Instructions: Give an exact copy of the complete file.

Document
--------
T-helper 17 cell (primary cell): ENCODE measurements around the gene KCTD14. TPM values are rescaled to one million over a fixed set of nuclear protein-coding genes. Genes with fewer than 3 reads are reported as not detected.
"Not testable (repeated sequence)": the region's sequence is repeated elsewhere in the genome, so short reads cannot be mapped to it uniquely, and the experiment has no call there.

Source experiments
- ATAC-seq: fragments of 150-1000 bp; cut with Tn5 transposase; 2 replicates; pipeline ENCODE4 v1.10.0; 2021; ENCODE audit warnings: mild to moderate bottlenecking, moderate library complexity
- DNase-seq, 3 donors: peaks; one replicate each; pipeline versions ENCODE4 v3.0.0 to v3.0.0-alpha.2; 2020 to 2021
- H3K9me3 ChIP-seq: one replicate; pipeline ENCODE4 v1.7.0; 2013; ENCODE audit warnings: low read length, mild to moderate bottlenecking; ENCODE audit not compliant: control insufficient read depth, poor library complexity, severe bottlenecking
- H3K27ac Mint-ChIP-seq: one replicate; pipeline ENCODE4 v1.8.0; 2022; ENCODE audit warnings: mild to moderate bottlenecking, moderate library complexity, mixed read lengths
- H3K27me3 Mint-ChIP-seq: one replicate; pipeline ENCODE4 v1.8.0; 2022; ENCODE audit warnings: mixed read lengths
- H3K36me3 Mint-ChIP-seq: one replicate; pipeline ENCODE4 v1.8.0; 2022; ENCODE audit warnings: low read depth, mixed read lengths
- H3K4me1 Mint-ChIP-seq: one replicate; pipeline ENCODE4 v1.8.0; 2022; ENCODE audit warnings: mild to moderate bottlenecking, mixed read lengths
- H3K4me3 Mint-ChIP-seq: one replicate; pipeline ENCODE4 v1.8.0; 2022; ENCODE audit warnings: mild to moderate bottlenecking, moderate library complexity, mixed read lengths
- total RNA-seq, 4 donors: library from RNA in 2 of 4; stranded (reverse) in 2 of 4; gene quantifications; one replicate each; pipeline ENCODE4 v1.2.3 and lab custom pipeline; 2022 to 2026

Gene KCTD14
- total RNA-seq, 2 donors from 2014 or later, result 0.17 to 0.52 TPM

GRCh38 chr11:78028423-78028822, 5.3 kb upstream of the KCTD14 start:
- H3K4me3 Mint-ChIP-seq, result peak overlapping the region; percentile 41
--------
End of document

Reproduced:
T-helper 17 cell (primary cell): ENCODE measurements around the gene KCTD14. TPM values are rescaled to one million over a fixed set of nuclear protein-coding genes. Genes with fewer than 3 reads are reported as not detected.
"Not testable (repeated sequence)": the region's sequence is repeated elsewhere in the genome, so short reads cannot be mapped to it uniquely, and the experiment has no call there.

Source experiments
- ATAC-seq: fragments of 150-1000 bp; cut with Tn5 transposase; 2 replicates; pipeline ENCODE4 v1.10.0; 2021; ENCODE audit warnings: mild to moderate bottlenecking, moderate library complexity
- DNase-seq, 3 donors: peaks; one replicate each; pipeline versions ENCODE4 v3.0.0 to v3.0.0-alpha.2; 2020 to 2021
- H3K9me3 ChIP-seq: one replicate; pipeline ENCODE4 v1.7.0; 2013; ENCODE audit warnings: low read length, mild to moderate bottlenecking; ENCODE audit not compliant: control insufficient read depth, poor library complexity, severe bottlenecking
- H3K27ac Mint-ChIP-seq: one replicate; pipeline ENCODE4 v1.8.0; 2022; ENCODE audit warnings: mild to moderate bottlenecking, moderate library complexity, mixed read lengths
- H3K27me3 Mint-ChIP-seq: one replicate; pipeline ENCODE4 v1.8.0; 2022; ENCODE audit warnings: mixed read lengths
- H3K36me3 Mint-ChIP-seq: one replicate; pipeline ENCODE4 v1.8.0; 2022; ENCODE audit warnings: low read depth, mixed read lengths
- H3K4me1 Mint-ChIP-seq: one replicate; pipeline ENCODE4 v1.8.0; 2022; ENCODE audit warnings: mild to moderate bottlenecking, mixed read lengths
- H3K4me3 Mint-ChIP-seq: one replicate; pipeline ENCODE4 v1.8.0; 2022; ENCODE audit warnings: mild to moderate bottlenecking, moderate library complexity, mixed read lengths
- total RNA-seq, 4 donors: library from RNA in 2 of 4; stranded (reverse) in 2 of 4; gene quantifications; one replicate each; pipeline ENCODE4 v1.2.3 and lab custom pipeline; 2022 to 2026

Gene KCTD14
- total RNA-seq, 2 donors from 2014 or later, result 0.17 to 0.52 TPM

GRCh38 chr11:78028423-78028822, 5.3 kb upstream of the KCTD14 start:
- H3K4me3 Mint-ChIP-seq, result peak overlapping the region; percentile 41